The king continued a tradition started by his late mother yesterday by planting a tree at the British ambassador’s residence in Paris.
Queen Elizabeth II planted trees in the same garden during visits in 1957, 1972 and 2015.
Both Charles and French President Emmanuel Macron were filmed, spade in hand, at the 200-year-old residence – also known as Hotel De Charost – adding the remaining topsoil to a freshly planted oak sapling.
The King and Queen Camilla are visiting Paris and Bordeaux, six months after the trip had to be postponed due to widespread unrest across France.
Charles also spoke movingly of his mother’s ties to France, telling of the “firm friendship” between the nations at a state banquet in Paris.
Queen Elizabeth II planted trees in the same garden during visits in 1957 (above), 1972 and 2015
The King and Queen Camilla were guests of honor at a black tie dinner hosted by French President Emmanuel Macron in the Hall of Mirrors at the Palace of Versailles.
High-profile figures invited to the dinner to honor their “contribution to the relationship between Britain and France”, including Rolling Stones frontman Sir Mick Jagger and actor Hugh Grant, were among the 160 guests hosted by Charles on Wednesday evening and Mr Macron were addressed.
The king told the president: “Your generosity is a reminder of how deeply touched my family and I were by the tributes paid in France to my mother, the late Queen, whose funeral took place a year ago yesterday.”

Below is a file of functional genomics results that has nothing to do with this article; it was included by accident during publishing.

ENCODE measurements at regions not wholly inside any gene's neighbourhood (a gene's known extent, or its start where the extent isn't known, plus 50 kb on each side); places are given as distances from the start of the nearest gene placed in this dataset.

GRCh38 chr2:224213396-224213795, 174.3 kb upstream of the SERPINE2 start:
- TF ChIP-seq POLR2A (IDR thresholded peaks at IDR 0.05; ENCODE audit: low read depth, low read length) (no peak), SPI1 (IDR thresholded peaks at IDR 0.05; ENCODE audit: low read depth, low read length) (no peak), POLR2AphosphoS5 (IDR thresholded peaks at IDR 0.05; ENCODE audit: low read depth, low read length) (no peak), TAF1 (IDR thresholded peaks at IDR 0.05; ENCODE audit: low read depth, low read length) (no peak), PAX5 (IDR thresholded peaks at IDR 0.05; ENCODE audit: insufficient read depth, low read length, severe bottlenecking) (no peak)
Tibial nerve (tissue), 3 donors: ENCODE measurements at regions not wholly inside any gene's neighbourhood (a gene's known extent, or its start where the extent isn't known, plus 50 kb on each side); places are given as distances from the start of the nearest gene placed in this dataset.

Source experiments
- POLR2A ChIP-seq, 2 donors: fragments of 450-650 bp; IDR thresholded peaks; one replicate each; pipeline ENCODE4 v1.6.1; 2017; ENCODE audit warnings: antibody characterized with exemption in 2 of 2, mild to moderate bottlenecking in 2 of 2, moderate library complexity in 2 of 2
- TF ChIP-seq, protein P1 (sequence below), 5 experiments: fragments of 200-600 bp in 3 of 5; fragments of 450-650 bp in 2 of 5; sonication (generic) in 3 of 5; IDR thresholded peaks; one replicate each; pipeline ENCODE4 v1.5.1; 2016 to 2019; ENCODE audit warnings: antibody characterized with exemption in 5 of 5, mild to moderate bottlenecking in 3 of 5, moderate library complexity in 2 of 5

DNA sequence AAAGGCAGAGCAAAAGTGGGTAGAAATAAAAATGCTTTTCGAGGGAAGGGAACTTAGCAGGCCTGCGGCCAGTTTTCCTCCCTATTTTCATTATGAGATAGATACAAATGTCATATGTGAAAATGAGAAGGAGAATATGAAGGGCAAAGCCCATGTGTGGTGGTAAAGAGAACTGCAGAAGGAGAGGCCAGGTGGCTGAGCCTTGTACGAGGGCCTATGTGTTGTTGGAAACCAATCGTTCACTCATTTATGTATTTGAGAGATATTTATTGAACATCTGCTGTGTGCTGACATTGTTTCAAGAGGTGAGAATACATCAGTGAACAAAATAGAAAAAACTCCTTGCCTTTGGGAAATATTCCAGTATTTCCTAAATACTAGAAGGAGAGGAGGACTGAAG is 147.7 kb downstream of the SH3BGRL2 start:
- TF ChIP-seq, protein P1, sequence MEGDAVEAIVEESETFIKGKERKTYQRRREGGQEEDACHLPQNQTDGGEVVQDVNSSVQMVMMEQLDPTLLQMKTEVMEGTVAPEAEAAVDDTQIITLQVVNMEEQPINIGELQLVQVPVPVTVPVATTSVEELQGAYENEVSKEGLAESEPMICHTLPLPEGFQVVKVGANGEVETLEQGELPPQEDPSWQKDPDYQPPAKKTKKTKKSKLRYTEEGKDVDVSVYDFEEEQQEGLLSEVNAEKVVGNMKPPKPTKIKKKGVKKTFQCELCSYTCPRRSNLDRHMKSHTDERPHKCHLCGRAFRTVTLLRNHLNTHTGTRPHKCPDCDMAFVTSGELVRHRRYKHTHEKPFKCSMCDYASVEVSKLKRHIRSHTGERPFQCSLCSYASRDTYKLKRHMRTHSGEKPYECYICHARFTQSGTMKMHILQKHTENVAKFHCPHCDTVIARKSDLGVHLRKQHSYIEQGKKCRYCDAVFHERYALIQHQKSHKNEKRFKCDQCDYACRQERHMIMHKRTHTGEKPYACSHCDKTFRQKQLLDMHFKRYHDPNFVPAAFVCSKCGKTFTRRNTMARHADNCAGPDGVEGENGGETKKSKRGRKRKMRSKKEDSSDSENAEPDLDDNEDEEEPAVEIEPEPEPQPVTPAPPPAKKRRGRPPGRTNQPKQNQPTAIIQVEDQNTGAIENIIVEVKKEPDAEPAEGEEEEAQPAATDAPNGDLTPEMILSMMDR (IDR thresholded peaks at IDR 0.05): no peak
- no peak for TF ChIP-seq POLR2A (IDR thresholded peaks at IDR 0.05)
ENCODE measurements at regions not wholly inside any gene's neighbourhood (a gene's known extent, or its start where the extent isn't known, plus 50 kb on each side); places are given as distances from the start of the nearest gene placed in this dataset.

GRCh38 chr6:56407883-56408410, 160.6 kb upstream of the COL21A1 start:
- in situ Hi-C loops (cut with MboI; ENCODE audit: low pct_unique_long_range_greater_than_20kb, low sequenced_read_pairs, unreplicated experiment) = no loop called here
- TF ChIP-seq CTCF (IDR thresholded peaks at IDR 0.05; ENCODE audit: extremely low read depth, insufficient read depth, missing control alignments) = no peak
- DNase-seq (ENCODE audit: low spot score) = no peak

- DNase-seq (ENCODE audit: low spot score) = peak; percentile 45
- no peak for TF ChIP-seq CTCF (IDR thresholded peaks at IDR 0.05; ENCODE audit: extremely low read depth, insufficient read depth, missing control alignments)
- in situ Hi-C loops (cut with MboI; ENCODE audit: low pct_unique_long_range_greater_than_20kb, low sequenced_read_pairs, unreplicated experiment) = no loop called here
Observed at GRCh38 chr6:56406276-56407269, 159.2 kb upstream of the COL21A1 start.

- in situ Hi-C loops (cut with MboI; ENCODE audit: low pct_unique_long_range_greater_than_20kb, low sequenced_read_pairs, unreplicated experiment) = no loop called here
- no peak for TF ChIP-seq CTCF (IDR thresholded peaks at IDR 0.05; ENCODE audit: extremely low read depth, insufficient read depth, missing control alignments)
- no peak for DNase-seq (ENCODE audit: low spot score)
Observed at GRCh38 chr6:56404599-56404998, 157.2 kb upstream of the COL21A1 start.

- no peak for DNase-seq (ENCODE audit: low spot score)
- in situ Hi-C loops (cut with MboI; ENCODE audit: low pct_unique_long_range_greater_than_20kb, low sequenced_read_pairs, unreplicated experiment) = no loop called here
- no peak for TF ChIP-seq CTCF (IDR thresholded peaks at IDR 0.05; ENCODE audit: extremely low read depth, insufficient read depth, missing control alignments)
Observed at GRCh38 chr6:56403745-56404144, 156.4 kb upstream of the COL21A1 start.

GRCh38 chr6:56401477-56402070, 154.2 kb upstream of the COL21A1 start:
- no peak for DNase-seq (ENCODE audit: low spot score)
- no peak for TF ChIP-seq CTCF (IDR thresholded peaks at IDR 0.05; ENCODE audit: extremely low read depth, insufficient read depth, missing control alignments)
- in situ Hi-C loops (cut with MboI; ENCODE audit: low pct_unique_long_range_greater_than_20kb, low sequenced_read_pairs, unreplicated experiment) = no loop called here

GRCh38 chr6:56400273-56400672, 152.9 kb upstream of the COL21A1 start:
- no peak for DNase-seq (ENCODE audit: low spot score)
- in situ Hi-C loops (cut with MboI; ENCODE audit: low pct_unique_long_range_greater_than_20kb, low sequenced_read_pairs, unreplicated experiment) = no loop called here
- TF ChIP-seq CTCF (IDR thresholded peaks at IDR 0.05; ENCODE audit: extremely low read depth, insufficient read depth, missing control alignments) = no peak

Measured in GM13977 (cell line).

“Mr President, among the many deeply moving gestures here, the raising of the Union flag at the Elysee Palace was particularly moving.”
“Your words also meant a lot to us back then.”
“You said she touched your hearts – and it was she who showed France the greatest affection, as did, of course, my grandmother, Queen Elizabeth the Queen Mother.”
“My parents’ first official visit together took place in France in 1948, shortly after their wedding.”
“By all accounts, they caused a stir as they danced until the early hours at the glamorous Chez Carrere on Rue Pierre Charron, accompanied by Edith Piaf.
“I suspect it left an indelible impression on me six months before I was born – La Vie En Rose remains one of my favorite songs to this day.”
The king also said that relations between the United Kingdom and France had not always been “straightforward” but continued to emphasize unity between the nations.
Charles also mentioned the importance of Britain working with France to combat climate change.
The King and Queen Camilla are visiting Paris and Bordeaux, six months after the trip had to be postponed due to widespread unrest across France
ing Charles III with French President Emmanuel Macron after planting an oak tree at the British ambassador’s residence
King Charles and the French President leave the British ambassador’s 200-year-old residence in Paris as they prepare to plant an oak tree in the garden
He continued: “Mr President, in all this we can rely on our firm friendship, which is renewed and strengthened with each new generation.”